In a recent article by Abilene Reporter News, the publication featured one of our residents, Gracie, at Lyndale Abilene Senior Living as part of their Everyday Heroes feature. This feature focuses on the positive aspects of the COVID-19 pandemic and how certain citizens, like Gracie, stepped up to serve others.
An excerpt from this article is listed below. We hope this story warms your heart – we are so blessed and encouraged by Gracie’s selflessness and drive to serve.
When the pandemic and its associated lockdowns arrived in Abilene in mid-March, many goods and services most of us took for granted quickly became hard to get.
Toilet paper. Cleaning supplies. Haircuts.
The last of these was especially apparent to resident Gracie W., who, along with other residents of Lyndale Abilene Senior Living, soon found herself growing a bit shaggy, and without a barber in sight.
“The whole place was locked down, none of us could leave,” Gracie said. “All our hair got long and scroungy-looking.”
After about three weeks of isolation, the issue had come to a head, and it was at that point Gracie took matters into her own hands — and clippers.
“I used to cut on my own hair, and my mother and mother-in-law’s, and my daddy and daddy-in-law’s, and my children’s hair,” Gracie said. “So, I just came in here and cut mine.”
Gracie didn’t intend for it to go any further, but when she stepped into the hallway afterward, she caught the attention of a neighbor, LuJeane A.
“Somehow or another, she was really impressed with that; I didn’t know why, it quite surprised me,” Gracie said.
“So, she asked me to cut hers. Then she had friends who asked her who cut it, and one or two of them asked me to cut their hair, and then they all observed that and decided that they could trust me to cut their hair.”
Gracie estimates that so far, she’s cut about 50 heads of hair, although a some have been repeat “customers.” Most of them were women, although a few men also got clipped.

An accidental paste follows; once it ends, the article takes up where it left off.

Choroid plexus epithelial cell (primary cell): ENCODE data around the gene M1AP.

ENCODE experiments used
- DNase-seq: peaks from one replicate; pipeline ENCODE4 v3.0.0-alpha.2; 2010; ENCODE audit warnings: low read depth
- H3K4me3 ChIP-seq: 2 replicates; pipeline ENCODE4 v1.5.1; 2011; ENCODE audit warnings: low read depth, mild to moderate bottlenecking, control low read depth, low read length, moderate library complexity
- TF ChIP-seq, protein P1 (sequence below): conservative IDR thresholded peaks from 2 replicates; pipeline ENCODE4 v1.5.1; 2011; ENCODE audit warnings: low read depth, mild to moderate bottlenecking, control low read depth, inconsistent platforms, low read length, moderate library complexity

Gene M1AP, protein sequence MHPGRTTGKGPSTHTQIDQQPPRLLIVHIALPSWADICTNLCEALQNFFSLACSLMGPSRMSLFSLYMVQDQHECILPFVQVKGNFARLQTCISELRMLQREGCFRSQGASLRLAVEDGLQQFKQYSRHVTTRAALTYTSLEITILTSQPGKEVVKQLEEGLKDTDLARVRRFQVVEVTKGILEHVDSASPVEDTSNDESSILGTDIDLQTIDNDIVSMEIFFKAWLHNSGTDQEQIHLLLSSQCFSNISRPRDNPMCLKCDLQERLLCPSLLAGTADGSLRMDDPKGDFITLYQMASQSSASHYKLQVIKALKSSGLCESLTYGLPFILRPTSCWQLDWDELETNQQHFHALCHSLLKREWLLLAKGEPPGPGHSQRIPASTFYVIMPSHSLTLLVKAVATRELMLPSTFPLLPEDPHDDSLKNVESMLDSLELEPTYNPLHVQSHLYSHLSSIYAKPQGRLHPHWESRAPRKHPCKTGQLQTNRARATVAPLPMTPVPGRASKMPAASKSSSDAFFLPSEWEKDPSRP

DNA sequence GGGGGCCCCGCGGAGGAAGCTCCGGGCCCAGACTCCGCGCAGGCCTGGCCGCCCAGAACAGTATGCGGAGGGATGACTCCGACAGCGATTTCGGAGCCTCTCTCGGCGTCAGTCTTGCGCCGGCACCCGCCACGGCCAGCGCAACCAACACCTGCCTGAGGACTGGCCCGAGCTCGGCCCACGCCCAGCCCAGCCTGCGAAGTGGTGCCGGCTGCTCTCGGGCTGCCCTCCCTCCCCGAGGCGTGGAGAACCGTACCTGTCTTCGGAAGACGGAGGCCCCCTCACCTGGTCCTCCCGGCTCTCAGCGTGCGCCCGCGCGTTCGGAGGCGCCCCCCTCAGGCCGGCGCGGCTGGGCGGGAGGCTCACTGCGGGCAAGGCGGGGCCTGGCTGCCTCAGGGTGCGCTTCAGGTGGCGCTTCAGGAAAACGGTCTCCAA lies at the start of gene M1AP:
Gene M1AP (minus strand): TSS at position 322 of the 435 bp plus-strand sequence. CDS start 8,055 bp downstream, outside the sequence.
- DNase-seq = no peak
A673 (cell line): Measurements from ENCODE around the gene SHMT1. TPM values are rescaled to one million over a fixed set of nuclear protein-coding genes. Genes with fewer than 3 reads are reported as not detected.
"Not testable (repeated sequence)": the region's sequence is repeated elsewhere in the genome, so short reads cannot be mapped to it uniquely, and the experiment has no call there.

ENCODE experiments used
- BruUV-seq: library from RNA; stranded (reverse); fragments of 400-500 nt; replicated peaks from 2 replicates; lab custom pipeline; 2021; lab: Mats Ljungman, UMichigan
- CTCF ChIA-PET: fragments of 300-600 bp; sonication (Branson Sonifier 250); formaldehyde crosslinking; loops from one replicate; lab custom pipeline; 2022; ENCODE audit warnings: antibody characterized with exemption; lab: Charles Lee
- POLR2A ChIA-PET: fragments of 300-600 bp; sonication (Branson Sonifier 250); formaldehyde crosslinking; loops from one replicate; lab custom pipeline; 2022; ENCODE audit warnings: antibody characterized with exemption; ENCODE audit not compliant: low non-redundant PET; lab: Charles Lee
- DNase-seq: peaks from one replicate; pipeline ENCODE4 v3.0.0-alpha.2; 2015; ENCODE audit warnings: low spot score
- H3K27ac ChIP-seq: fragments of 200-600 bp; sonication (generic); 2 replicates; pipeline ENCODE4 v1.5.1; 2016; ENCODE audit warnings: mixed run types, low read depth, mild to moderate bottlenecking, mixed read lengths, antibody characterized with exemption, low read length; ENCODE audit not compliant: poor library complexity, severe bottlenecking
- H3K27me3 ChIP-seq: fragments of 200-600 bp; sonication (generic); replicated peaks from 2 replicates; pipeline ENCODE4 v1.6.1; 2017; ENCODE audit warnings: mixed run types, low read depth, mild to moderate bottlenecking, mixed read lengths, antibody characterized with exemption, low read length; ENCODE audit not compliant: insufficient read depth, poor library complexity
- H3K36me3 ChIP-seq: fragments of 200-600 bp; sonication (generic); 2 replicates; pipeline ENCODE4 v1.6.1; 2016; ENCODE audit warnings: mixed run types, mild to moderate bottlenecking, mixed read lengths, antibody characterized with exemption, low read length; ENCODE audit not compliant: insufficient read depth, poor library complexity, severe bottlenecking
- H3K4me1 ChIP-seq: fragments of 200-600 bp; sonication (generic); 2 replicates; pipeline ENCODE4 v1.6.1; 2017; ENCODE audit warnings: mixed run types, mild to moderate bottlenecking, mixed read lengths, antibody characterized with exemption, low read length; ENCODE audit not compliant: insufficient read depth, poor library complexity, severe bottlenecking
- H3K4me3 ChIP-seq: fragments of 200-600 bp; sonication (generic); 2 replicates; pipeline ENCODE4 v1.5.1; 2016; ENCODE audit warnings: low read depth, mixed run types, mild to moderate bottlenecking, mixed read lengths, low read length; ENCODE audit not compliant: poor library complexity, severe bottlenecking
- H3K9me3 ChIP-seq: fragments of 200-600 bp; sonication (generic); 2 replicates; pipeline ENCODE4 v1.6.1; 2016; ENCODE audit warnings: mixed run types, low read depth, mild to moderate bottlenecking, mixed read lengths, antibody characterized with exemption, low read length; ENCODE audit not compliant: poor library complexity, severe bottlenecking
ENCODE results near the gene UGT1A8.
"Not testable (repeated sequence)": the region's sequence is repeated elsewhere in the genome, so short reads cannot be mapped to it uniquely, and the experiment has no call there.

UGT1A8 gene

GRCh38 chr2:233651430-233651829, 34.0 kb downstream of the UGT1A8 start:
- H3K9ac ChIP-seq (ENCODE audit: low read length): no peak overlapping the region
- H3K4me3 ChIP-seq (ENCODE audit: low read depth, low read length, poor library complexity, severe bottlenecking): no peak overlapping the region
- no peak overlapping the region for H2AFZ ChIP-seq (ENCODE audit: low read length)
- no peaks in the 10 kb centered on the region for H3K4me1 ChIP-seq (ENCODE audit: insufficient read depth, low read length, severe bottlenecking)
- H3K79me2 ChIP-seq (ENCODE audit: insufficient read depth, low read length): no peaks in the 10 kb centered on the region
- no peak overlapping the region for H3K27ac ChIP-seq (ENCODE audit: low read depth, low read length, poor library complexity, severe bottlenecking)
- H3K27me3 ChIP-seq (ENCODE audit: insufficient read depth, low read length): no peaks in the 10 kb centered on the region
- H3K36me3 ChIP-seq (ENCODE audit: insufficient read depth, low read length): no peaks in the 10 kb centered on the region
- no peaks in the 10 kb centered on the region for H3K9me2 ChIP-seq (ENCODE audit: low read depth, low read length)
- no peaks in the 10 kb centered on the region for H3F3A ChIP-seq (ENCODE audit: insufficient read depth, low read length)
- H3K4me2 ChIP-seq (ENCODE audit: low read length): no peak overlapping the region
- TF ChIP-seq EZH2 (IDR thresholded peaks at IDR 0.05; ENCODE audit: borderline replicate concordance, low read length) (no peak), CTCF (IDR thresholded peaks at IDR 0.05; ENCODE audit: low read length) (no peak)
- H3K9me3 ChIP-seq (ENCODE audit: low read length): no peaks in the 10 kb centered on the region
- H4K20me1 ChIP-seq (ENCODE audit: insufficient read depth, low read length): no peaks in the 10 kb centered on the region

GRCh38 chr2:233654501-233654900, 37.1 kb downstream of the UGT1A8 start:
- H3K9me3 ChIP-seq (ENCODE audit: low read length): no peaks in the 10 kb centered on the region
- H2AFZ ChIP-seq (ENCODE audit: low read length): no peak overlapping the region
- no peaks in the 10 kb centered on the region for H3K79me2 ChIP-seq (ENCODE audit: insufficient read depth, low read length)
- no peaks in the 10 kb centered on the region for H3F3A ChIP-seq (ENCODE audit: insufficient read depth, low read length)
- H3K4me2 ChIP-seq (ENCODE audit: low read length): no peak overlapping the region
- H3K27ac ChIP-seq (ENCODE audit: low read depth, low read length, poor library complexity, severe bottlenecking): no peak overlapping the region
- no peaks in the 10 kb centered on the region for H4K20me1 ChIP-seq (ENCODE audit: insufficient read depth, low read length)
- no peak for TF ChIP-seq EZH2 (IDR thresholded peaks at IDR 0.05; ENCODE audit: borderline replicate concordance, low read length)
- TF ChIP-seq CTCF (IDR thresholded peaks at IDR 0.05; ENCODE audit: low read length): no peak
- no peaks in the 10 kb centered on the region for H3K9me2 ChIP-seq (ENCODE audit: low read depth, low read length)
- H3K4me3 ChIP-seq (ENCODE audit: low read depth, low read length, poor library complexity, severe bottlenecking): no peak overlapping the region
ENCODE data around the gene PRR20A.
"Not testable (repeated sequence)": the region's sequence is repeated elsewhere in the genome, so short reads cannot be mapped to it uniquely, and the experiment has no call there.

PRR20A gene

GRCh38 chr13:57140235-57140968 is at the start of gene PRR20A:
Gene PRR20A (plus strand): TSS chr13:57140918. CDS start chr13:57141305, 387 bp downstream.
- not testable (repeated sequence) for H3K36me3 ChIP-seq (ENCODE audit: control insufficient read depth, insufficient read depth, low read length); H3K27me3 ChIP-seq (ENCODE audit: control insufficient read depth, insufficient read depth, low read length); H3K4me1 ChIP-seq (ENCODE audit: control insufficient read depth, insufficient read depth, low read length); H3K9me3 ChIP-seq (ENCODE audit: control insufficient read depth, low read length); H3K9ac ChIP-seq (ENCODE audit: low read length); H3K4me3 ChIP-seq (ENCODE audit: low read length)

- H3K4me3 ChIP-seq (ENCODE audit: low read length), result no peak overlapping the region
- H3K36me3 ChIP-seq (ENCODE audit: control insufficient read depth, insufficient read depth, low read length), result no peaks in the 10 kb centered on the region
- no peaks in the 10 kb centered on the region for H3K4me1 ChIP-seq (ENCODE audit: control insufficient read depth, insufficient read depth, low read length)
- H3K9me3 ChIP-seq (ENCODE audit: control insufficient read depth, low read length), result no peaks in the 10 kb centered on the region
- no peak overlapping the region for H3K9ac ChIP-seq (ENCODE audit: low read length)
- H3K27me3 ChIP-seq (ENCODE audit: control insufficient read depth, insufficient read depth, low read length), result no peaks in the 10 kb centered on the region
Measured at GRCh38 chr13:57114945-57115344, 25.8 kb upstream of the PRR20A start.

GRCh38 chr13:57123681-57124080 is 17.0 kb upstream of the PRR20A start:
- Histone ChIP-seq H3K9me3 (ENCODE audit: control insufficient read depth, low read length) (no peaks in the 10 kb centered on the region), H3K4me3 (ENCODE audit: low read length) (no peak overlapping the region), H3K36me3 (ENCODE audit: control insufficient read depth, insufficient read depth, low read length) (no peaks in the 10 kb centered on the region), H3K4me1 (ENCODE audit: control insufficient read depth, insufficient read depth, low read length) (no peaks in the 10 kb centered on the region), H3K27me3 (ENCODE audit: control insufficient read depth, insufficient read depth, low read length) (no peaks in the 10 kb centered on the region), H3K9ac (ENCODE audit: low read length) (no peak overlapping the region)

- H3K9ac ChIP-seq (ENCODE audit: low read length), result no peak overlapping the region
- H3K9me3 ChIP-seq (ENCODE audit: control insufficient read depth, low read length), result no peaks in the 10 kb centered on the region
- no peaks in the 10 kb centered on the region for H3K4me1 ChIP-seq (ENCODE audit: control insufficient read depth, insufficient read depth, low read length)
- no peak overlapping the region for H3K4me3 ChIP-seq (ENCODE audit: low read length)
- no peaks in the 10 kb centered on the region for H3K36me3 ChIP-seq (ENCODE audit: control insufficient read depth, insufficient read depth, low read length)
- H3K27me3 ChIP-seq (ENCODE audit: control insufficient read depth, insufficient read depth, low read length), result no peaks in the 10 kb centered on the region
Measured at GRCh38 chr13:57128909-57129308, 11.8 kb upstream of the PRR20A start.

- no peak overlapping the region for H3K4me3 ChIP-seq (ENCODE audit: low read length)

And the men needed it, too, she said.
“They really got ragged.”
She told each of her clients she doesn’t have any professional experience or formal training, and that she doesn’t do permanents or wash and roll hair.
But it was enough to raise spirits around the community.
Until clipping her own this year, Williams said she hadn’t cut hair since the death of her husband, Waylon, in 2007. Most of her experience in the field came from cutting for family members when the couple lived on their farm near Longworth, south of Roby in Fisher County, before they moved to Sweetwater to work for Ludlum Measurements.
Gracie started 2020 with just a comb and a pair of scissors, but has since built a more extensive kit, thanks to donations. Although she doesn’t charge, some of her clients insist on giving money, she said.
“I just took it and bought me some barber tools — brushes and capes — and let them buy my stuff to cut their hair with,” she said.
Her biggest reward, though, has come from the sense of gratitude she felt from those under her clippers.
“I did feel like I made a lot of people feel good about themselves. They’ve all been very gracious and have appreciated everything I’ve done,” Gracie said.
“That was a blessing in itself to me, the appreciation and friendship that we developed doing that.”
We are so thankful to have Gracie as part of the Lyndale Abilene family and for sharing her talent with our residents to help them and to bring positivity to the community. During the COVID-19 pandemic, non-essential visitors including salon professionals were prohibited from visiting the community for several months. Click here to read the full article from Abilene Reporter News.